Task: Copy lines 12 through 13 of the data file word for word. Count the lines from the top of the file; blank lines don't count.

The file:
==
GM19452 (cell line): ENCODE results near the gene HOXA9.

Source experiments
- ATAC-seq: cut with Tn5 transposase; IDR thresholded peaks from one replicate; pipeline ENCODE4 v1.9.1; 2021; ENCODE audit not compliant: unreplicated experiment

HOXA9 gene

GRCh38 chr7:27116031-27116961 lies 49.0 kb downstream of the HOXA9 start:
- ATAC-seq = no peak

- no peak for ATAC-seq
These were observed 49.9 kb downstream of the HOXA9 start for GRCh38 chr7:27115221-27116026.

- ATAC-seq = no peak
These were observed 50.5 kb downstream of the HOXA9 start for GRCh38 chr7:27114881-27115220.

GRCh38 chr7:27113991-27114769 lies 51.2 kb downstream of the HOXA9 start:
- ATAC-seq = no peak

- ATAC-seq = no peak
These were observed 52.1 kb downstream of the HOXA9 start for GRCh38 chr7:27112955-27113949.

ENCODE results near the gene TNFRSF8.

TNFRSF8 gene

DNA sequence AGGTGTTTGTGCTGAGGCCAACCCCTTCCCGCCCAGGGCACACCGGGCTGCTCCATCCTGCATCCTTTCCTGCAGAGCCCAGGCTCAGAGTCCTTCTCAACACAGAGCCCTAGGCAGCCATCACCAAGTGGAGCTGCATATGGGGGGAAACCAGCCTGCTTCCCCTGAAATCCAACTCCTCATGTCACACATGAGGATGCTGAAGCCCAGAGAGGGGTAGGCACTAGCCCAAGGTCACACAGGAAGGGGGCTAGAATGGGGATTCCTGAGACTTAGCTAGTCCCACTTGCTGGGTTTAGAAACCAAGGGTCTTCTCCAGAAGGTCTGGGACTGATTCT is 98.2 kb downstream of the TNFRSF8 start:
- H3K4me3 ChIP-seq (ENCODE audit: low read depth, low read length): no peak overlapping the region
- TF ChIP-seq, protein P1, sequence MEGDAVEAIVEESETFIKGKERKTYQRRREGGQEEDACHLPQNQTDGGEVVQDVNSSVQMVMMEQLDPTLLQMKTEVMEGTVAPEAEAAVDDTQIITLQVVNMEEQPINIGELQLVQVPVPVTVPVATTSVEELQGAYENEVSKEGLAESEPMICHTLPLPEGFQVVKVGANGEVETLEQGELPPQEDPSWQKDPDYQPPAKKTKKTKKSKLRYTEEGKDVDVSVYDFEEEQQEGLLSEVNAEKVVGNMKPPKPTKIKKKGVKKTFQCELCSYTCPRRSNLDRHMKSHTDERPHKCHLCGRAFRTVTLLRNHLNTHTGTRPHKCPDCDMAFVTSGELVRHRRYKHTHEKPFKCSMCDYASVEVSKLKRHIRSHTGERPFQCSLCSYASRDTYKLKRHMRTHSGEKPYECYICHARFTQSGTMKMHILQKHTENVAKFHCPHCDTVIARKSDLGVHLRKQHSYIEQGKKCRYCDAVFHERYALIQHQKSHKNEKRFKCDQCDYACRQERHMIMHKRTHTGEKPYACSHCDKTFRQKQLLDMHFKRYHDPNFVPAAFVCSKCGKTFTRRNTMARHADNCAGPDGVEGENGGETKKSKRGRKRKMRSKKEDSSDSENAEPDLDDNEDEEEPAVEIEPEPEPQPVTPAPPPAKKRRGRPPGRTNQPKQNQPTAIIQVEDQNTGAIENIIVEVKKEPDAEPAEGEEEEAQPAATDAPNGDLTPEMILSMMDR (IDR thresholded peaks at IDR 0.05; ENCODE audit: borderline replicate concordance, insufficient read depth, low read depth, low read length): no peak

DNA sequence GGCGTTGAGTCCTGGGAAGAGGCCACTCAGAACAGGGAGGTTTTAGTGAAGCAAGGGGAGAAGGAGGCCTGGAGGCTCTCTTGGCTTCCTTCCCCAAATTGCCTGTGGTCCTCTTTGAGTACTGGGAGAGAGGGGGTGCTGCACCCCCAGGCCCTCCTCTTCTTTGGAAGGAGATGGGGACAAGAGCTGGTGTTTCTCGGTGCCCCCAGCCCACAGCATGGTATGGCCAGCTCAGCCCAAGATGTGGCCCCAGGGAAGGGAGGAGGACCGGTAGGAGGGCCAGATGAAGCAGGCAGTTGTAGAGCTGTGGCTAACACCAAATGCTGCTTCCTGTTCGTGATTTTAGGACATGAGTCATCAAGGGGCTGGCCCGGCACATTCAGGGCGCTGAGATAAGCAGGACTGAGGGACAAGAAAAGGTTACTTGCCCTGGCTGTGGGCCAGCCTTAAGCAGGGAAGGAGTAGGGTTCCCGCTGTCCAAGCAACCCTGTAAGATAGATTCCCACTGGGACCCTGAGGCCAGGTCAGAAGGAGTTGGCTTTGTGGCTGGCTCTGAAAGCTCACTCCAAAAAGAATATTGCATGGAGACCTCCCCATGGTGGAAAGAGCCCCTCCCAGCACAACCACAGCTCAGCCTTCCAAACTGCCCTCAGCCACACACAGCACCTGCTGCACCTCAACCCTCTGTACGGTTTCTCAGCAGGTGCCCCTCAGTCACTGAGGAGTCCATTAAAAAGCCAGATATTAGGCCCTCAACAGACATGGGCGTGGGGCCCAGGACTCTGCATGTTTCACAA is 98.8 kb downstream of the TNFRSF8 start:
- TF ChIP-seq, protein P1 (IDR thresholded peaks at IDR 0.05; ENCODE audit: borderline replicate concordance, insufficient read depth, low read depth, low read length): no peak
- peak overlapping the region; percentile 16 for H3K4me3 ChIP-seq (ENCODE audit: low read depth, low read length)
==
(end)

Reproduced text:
- ATAC-seq = no peak

- ATAC-seq = no peak